MPP Vs. SMP Database
Massively Parallel Processor and Symmetric Multiprocessor are competing forms of databases. Servers called nodes store the data in both MPP and SMP databases. MPP databases are scalable, while SMP systems are simpler to maintain.
MPP database searches are performed by each processor on the computers where segments of the database are stored. MPP databases can be expanded by adding new CPUs. MPP databases are a form of linear scalable database or parallel database. Spreading data across more systems in thinner slices results in faster database searches. Performance of an MPP system is linear, increasing roughly in proportion to the number of nodes. MPP nodes are managed as a single computer. SQL originated as a means of processing data across MPP databases. Cognos Business Intelligence and Teradata software run on MPP databases.
SMP databases share software, input / output resources and memory disks. Symmetric Multiprocessor databases generally use one CPU to perform database searches. While Symmetrical Multiprocessors can have hundreds of CPUs, they are most commonly configured with 2, 4, 8 or 16. Memory is the primary constraint on SMP databases. SMP databases can run on more than one server, though they will share other resources; this is known as a called a clustered configuration. SMP databases assign tasks to a single CPU, regardless of how many are in the database. SMP databases have lower fault tolerance and efficiency due to their reliance on shared resources. SMP databases have lower administrative costs than MPP. Oracle and Sybase run on SMP databases.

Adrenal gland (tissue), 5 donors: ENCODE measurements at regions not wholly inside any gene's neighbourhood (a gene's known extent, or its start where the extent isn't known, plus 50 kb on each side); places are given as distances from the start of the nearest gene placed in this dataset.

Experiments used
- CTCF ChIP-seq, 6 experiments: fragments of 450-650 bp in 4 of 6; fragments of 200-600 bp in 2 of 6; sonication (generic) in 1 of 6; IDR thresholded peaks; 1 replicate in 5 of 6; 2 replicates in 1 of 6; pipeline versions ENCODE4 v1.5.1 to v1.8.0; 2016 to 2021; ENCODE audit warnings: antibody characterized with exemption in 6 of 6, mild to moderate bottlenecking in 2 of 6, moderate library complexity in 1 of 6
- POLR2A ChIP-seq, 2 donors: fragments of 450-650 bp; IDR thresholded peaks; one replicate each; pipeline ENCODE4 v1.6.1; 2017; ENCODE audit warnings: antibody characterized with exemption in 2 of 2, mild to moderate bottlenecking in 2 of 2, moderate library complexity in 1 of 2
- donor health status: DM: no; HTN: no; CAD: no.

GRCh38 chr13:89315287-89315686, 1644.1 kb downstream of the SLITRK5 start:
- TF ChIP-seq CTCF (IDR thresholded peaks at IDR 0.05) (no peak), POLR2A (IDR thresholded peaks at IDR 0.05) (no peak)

MPP vs SMP Databases
An MPP database sends the same query to each CPU in the MPP where it searches the data. When two MPP databases are connected, the search time will be almost half that of a similarly sized SMP database. The search time is not exactly half since there are delays as data travels between the MPP nodes. High speed processors used in an SMP database can be cost competitive with MPP systems.
When a company runs its payroll, records labor time card entries or saves product data in a drawing database on a single server, it is using an SMP database. SMP databases are used for hosting small Web sites and email servers. MPP databases are commonly used for data warehousing. MPP databases are also used for large scale data processing and data mining.
References & Resources
- Taming the Big Data Tidal Wave; Bill Franks
- Practical Guide to Business Forecasting; Chaman L. Jain and Jack Malehorn
- High Performance Parallel Database Processing and Grid Databases; David Taniar
- Data Warehousing; Paul Westerman
- Physical Database Design; Sam Lightstone, et al.
- The Data Warehouse Lifecycle Toolkit; Ralph Kimball, et al.
- Planning for Big Data; Edd Dumbill
- Pro Oracle Database 11g Rac on Linux; Julian Dyke, et al.